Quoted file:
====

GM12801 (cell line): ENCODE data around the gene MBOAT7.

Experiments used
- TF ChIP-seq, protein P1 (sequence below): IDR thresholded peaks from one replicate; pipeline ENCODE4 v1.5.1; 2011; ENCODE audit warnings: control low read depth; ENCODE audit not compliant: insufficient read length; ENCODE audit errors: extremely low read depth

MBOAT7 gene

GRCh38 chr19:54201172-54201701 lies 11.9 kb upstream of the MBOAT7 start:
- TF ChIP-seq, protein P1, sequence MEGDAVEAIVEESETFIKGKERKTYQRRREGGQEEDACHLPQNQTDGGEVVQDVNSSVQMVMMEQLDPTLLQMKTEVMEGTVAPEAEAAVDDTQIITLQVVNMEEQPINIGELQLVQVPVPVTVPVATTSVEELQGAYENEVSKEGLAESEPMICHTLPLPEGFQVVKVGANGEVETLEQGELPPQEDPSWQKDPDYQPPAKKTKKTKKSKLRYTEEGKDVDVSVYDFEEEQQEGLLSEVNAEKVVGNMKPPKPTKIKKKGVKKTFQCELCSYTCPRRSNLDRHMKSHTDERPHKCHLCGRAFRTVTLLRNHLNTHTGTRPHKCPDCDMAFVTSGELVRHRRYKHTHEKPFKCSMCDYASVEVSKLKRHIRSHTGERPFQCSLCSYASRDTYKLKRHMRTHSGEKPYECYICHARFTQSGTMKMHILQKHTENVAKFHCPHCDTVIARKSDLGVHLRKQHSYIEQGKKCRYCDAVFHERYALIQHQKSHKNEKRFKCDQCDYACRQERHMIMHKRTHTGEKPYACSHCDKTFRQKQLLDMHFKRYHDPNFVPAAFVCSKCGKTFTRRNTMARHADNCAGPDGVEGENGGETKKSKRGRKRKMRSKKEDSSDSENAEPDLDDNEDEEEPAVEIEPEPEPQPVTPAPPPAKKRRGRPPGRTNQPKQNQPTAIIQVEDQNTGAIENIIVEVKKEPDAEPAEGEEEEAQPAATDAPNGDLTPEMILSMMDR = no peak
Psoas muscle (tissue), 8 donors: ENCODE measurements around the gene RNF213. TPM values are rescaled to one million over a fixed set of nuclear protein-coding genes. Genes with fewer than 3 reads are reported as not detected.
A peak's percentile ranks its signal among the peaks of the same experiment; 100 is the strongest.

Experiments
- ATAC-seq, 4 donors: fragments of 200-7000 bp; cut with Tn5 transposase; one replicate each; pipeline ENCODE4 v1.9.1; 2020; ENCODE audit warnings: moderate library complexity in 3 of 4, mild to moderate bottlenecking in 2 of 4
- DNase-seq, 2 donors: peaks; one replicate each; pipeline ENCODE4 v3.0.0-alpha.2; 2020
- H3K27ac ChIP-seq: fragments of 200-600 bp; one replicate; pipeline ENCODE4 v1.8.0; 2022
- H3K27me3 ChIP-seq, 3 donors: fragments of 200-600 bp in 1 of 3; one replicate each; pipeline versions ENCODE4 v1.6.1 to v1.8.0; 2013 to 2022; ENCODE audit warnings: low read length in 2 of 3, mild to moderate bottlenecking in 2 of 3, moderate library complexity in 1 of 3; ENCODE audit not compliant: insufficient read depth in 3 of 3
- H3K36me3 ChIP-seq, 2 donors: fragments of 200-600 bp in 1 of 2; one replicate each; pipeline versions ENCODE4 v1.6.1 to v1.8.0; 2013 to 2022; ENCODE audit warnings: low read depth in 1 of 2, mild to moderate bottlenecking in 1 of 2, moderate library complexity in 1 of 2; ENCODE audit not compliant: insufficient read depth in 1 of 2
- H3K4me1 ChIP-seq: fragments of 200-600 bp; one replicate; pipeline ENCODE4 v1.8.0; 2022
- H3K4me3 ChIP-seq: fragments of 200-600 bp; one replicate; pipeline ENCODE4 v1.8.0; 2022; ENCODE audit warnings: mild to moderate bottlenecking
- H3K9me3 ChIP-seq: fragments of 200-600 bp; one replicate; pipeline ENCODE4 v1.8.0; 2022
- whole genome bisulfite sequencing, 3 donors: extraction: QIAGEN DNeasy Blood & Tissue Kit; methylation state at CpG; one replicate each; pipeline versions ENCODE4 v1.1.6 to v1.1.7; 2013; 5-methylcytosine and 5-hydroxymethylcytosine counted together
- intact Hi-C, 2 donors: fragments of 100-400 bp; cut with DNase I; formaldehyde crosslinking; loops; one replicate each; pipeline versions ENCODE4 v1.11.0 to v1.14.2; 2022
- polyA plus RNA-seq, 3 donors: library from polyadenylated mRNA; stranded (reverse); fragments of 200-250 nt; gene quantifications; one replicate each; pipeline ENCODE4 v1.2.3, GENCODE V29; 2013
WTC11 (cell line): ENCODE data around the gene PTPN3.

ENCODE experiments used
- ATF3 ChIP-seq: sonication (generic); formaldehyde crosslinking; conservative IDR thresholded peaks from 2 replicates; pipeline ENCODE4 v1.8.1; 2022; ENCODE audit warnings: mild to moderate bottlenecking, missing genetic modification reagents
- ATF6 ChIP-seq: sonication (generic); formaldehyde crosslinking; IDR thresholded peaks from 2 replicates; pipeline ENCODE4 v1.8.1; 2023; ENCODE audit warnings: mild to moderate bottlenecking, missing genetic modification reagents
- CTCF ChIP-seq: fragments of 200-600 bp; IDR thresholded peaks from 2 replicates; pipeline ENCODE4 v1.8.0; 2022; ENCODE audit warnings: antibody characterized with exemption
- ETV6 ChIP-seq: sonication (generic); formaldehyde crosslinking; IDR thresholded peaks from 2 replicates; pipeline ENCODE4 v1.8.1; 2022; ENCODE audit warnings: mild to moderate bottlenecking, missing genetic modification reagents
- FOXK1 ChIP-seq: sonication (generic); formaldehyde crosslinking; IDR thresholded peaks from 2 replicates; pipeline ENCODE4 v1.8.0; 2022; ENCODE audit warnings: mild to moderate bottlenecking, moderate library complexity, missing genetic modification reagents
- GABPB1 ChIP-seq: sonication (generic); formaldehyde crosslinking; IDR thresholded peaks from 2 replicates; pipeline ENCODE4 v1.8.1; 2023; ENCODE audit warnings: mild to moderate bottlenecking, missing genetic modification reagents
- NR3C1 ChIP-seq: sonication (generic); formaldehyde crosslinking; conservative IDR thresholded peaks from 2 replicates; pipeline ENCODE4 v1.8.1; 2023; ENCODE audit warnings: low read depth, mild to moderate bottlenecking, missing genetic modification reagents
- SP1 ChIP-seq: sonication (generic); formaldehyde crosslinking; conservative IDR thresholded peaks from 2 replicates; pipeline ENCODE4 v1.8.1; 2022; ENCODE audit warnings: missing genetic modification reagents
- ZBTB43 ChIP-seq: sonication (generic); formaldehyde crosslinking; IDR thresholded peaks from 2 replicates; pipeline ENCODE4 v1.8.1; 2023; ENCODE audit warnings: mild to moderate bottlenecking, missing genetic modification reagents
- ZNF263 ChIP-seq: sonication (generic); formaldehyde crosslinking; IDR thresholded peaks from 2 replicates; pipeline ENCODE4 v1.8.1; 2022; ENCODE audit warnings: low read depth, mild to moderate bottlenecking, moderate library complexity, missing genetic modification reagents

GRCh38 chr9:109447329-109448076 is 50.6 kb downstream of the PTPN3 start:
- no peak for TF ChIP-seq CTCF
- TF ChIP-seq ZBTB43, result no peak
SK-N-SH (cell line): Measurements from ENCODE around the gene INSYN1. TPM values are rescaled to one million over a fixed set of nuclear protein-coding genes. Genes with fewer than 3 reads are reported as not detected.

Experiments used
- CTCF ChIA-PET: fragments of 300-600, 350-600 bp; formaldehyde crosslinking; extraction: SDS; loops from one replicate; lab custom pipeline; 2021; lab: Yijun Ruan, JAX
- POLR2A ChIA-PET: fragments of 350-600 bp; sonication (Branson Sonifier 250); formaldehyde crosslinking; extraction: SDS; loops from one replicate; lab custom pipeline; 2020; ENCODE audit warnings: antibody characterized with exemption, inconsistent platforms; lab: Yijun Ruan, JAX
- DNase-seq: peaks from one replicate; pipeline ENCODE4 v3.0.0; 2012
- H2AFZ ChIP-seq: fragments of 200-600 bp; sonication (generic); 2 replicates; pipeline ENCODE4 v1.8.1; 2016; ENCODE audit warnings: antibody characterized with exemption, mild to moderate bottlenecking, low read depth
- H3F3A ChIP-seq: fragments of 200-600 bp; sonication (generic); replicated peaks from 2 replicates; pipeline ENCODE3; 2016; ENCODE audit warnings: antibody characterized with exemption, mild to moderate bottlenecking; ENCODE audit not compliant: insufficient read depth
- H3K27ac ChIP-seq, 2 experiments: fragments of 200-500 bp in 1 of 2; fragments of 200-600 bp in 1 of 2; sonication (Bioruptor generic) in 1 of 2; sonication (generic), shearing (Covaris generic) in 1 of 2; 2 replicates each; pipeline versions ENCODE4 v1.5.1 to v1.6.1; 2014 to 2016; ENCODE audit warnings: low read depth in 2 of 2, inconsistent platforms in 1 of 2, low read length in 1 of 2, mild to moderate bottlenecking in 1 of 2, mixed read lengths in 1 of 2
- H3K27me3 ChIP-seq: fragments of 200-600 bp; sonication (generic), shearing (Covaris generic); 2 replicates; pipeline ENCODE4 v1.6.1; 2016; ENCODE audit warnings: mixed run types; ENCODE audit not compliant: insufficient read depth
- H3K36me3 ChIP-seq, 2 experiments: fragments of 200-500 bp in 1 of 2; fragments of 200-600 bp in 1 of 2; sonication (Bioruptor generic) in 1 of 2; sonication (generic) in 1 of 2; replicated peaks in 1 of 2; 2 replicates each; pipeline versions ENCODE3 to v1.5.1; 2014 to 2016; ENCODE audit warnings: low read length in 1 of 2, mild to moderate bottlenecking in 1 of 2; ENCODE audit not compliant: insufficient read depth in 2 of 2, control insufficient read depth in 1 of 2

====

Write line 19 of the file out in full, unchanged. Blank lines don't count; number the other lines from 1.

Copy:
- intact Hi-C, 2 donors: fragments of 100-400 bp; cut with DNase I; formaldehyde crosslinking; loops; one replicate each; pipeline versions ENCODE4 v1.11.0 to v1.14.2; 2022